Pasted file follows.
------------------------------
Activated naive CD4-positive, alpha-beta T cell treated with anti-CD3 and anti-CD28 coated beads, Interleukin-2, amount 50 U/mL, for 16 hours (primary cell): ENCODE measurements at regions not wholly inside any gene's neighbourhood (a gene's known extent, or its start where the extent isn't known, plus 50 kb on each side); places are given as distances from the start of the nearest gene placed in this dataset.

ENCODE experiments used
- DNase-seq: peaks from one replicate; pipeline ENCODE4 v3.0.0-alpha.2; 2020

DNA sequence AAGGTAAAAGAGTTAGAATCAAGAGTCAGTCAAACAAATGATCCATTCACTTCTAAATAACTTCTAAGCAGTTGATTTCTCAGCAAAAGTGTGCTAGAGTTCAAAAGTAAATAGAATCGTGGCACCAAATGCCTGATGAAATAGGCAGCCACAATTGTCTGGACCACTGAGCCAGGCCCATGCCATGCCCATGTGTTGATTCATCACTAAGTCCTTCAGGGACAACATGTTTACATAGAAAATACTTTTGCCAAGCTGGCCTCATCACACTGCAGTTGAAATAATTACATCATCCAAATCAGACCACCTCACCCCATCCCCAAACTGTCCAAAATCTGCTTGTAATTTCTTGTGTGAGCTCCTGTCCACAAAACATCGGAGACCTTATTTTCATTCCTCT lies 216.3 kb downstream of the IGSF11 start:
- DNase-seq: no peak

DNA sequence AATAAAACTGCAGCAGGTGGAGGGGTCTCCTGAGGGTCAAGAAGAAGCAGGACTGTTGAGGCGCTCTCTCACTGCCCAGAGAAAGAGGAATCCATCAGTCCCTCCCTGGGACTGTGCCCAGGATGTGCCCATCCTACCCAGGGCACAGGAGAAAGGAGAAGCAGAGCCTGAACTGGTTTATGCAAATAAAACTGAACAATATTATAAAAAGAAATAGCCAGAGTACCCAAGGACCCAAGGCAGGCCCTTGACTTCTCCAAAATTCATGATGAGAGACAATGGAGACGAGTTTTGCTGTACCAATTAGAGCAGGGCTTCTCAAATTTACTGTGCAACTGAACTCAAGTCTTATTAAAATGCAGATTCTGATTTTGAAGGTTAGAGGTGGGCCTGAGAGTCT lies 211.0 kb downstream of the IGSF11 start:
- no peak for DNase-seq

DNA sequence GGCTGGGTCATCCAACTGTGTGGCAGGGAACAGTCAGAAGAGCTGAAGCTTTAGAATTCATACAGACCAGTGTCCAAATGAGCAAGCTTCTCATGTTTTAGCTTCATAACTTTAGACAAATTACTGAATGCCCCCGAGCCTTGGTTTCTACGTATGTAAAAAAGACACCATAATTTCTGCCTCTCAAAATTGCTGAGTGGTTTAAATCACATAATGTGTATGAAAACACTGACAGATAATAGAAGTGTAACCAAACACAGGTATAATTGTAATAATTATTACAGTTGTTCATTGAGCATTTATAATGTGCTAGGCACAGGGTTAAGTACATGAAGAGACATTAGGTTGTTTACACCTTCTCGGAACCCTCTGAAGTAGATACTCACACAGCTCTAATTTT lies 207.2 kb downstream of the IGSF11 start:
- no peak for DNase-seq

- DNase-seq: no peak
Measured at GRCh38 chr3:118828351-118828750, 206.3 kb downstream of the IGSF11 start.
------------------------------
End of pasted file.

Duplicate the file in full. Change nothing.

Activated naive CD4-positive, alpha-beta T cell treated with anti-CD3 and anti-CD28 coated beads, Interleukin-2, amount 50 U/mL, for 16 hours (primary cell): ENCODE measurements at regions not wholly inside any gene's neighbourhood (a gene's known extent, or its start where the extent isn't known, plus 50 kb on each side); places are given as distances from the start of the nearest gene placed in this dataset.

ENCODE experiments used
- DNase-seq: peaks from one replicate; pipeline ENCODE4 v3.0.0-alpha.2; 2020

DNA sequence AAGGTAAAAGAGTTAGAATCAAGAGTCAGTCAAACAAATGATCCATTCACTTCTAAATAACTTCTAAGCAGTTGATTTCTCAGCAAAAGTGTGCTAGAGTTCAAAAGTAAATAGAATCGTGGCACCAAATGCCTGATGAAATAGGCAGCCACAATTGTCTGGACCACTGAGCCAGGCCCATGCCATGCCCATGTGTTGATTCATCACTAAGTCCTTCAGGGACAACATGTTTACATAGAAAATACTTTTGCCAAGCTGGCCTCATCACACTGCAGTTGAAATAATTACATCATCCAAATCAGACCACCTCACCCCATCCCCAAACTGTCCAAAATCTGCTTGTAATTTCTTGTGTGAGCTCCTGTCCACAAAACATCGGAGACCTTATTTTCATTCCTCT lies 216.3 kb downstream of the IGSF11 start:
- DNase-seq: no peak

DNA sequence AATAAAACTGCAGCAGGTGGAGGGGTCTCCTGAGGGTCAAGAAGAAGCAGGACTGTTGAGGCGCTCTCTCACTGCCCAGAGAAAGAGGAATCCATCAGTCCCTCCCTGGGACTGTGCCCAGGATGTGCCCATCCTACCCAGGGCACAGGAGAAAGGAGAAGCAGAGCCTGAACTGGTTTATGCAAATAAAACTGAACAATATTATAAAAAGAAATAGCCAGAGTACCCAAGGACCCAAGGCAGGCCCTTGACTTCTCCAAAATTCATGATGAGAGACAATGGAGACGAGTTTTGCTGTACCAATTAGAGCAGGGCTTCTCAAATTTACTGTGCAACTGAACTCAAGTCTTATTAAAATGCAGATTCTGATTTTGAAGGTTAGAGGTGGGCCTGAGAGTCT lies 211.0 kb downstream of the IGSF11 start:
- no peak for DNase-seq

DNA sequence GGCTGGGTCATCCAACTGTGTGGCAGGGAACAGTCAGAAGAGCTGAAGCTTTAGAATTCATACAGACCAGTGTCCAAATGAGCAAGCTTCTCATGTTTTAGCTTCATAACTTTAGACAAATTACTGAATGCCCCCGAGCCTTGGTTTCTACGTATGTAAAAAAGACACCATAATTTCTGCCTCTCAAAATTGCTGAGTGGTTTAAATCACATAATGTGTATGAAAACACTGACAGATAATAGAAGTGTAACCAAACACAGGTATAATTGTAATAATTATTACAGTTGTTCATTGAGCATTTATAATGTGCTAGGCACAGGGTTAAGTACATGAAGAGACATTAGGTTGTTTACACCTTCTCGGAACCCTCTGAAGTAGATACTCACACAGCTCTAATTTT lies 207.2 kb downstream of the IGSF11 start:
- no peak for DNase-seq

- DNase-seq: no peak
Measured at GRCh38 chr3:118828351-118828750, 206.3 kb downstream of the IGSF11 start.